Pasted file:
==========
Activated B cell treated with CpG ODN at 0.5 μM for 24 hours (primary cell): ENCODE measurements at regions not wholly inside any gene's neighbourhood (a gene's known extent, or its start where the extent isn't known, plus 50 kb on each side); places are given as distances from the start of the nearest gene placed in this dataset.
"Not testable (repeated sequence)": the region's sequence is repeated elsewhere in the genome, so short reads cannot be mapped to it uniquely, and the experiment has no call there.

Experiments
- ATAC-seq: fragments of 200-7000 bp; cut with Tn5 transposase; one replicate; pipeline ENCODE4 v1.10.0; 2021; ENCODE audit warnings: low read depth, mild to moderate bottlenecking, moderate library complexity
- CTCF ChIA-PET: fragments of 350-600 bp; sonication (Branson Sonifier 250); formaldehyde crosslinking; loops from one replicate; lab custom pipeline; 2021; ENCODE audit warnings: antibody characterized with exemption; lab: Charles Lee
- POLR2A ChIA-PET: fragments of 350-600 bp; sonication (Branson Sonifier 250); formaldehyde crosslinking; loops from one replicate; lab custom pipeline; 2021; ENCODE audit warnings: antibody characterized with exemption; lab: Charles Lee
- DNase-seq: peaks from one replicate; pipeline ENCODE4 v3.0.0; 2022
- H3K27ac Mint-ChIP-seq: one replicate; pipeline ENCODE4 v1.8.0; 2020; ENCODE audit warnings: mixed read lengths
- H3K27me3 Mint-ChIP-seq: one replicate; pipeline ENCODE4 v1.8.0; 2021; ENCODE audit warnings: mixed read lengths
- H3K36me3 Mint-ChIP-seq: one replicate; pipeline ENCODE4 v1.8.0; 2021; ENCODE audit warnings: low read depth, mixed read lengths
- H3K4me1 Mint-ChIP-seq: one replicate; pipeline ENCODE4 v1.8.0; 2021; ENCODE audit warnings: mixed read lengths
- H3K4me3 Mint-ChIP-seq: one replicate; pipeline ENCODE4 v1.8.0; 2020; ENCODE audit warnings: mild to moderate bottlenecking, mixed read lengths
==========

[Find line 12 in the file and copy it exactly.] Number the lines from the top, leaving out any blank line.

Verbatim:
- H3K4me3 Mint-ChIP-seq: one replicate; pipeline ENCODE4 v1.8.0; 2020; ENCODE audit warnings: mild to moderate bottlenecking, mixed read lengths